The solution, in part, is for TPMR to engage a CPA firm (the Service Auditor) to perform a SOC 1 report. By identifying a series of control objectives and internal controls that support the integrity of its processes, TPMR can provide a SOC 1 report to its users, ABC Inc., who will provide the SOC 1 to their financial auditors, YHB. In turn, YHB can place reliance on the SOC 1 report for TPMR, in the process of forming an opinion on the Accounts Receivable and Revenue components of ABC Inc.’s financial statements.

The distribution and use of a SOC 1 report is restricted to the Service Organization, the users of the Service Organization, and the independent auditors of the user organizations.

The Service Auditor’s report will contain an opinion on three things. First, an opinion on fairness of the Service Organization’s Description of the system. The Service Auditor will perform procedures to verify the narrative at the beginning of the SOC 1 is accurate. Second, the Service Auditor will provide an opinion on the suitability of design of the internal controls related to the control objectives in the Description. Finally, the Service Auditor will opine on the operating effectiveness of controls related to the control objectives during a specified audit period. If all three of these opinions are unmodified, then the Service Organization has received an unmodified opinion.

It’s also important to note what a SOC 1 does not cover. A SOC 1 report does not provide any assurance over the financial condition of the service provider. Also, it also does not always provide assurance over the security or availability of data hosted or processed at the service provider. And most SOC 1 reports include a section called Complementary User Entity Controls. If the user organization does not properly review and implement these controls, then the SOC 1 will be less reliable. SOC 1 reports are only applicable to an outsourced environment. In situations where a third party develops software, and the software is hosted in-house, a SOC 1 report will be of limited benefit.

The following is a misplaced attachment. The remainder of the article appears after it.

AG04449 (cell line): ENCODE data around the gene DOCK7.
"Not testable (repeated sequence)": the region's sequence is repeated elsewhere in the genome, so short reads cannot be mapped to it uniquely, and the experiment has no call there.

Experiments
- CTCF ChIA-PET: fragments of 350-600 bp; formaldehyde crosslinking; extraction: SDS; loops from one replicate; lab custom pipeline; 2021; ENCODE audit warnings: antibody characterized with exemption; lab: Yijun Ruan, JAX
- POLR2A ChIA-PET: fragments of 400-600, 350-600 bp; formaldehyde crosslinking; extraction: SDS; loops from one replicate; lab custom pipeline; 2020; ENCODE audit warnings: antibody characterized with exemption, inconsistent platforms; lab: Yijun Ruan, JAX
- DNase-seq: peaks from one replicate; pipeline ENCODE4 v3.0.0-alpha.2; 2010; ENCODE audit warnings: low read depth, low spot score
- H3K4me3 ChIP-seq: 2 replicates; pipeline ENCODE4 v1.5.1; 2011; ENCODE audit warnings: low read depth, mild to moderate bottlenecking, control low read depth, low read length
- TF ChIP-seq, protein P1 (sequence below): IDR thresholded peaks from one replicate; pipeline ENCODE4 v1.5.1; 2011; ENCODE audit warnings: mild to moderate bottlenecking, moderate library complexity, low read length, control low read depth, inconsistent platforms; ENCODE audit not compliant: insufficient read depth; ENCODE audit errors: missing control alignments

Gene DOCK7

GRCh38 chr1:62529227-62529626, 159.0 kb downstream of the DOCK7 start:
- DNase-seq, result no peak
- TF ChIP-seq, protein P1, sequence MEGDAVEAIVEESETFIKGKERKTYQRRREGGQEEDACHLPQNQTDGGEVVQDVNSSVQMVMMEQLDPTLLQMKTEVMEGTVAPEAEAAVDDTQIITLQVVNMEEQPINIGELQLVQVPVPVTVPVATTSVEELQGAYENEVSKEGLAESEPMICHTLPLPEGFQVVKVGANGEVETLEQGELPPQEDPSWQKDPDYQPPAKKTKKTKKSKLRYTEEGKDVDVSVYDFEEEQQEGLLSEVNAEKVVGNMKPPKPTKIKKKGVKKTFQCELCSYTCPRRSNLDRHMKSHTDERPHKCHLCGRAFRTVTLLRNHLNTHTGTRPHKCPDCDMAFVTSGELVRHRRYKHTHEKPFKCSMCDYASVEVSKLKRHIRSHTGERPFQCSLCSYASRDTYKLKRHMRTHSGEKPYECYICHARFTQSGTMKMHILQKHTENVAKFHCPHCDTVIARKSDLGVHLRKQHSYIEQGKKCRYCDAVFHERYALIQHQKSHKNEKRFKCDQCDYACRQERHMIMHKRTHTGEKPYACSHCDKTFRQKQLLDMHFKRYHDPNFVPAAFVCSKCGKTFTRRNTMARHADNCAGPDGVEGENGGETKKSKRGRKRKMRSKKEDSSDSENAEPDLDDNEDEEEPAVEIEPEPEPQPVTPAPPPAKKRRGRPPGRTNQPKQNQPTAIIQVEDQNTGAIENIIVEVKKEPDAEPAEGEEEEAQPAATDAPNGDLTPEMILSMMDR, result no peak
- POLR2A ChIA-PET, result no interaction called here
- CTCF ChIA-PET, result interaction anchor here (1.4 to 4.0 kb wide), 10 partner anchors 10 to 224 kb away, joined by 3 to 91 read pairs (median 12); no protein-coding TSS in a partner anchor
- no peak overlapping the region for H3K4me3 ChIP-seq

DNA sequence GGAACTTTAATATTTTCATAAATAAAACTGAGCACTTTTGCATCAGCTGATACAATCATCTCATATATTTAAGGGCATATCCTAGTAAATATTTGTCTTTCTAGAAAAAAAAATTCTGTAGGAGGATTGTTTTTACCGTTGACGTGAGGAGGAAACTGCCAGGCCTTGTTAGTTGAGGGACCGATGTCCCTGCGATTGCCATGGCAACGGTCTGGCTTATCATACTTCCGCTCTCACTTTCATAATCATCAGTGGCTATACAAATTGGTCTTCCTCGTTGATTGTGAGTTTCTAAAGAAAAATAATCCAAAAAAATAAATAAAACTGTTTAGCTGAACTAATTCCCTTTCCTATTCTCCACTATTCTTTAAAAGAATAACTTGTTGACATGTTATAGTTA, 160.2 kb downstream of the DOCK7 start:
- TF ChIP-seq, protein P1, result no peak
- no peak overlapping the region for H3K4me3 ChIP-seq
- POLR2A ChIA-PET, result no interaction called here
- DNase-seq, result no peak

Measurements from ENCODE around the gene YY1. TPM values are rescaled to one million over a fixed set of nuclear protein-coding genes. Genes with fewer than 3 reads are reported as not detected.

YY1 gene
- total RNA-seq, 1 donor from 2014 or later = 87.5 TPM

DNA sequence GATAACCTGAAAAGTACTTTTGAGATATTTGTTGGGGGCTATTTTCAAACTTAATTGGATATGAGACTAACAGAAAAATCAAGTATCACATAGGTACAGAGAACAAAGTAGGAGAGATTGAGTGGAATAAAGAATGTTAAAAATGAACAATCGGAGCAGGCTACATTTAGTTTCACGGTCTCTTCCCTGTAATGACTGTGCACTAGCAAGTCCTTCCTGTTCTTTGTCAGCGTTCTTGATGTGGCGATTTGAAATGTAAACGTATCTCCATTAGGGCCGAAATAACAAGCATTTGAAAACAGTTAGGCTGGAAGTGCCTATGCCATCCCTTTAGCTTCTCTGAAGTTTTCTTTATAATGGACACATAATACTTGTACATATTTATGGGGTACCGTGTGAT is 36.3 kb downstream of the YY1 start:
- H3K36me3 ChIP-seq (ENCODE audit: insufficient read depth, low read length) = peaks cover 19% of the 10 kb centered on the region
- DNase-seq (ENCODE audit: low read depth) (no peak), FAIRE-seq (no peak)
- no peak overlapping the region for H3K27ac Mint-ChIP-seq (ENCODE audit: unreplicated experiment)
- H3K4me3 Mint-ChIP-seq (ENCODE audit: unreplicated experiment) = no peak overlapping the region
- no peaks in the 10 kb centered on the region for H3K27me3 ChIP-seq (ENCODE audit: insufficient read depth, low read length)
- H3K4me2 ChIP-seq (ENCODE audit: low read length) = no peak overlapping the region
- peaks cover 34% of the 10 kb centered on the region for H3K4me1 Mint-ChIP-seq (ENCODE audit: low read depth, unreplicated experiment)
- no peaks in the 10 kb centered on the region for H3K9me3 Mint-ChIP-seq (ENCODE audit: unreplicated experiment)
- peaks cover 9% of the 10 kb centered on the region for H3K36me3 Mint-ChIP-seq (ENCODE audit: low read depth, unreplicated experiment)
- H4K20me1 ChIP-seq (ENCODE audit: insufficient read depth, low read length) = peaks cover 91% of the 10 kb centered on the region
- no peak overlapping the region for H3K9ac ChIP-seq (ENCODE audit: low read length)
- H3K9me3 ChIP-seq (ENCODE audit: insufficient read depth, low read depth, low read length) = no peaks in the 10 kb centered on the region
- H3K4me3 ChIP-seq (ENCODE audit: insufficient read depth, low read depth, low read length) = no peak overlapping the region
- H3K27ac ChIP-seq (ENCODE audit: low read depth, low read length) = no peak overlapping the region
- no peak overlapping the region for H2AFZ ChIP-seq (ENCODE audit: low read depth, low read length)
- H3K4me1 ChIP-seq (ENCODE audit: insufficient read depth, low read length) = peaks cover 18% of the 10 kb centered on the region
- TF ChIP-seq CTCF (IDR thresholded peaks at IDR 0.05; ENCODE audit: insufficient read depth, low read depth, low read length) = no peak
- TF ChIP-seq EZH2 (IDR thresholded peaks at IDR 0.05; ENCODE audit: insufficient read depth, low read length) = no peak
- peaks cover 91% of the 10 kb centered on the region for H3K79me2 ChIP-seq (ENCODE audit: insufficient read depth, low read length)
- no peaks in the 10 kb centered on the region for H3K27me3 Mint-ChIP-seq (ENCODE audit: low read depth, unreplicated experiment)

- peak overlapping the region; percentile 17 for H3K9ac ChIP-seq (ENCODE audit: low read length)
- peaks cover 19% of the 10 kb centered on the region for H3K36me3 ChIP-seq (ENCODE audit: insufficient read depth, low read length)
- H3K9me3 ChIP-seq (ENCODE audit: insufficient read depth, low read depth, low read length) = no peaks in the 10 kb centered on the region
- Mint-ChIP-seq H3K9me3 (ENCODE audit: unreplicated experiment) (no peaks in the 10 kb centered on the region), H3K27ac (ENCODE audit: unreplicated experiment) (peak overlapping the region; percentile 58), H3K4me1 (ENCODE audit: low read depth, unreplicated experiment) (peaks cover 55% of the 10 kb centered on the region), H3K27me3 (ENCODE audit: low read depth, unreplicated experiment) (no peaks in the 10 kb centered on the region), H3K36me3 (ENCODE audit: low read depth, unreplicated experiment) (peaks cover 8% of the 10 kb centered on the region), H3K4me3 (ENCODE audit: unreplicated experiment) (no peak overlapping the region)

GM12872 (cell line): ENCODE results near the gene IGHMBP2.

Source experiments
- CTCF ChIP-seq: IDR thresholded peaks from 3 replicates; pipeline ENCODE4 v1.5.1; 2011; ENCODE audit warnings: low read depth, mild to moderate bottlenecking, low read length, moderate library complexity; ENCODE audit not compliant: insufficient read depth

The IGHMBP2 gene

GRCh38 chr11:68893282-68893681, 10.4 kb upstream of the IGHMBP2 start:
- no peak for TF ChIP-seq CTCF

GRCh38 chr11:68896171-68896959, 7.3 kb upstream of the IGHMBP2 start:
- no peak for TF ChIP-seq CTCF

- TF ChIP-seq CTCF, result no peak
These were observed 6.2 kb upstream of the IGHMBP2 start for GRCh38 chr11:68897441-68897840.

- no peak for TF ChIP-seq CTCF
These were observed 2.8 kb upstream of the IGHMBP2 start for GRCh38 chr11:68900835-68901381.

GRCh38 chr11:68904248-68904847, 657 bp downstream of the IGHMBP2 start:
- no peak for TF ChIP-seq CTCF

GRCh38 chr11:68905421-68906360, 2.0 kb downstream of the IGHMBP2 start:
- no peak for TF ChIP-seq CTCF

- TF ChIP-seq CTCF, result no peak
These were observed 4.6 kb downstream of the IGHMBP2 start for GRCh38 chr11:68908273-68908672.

As business continue to evaluate ways to reduce costs, increase efficiency, and gain a competitive advantage, outsourcing will grow making SOC reports increasingly important to financial statement audits. And in addition to financial statement audits, business need assurance on the security, availability and integrity of outsourced data, including non-accounting data. The SOC 2 report was designed for this purpose. And in two weeks we will cover the basics of the SOC 2 report.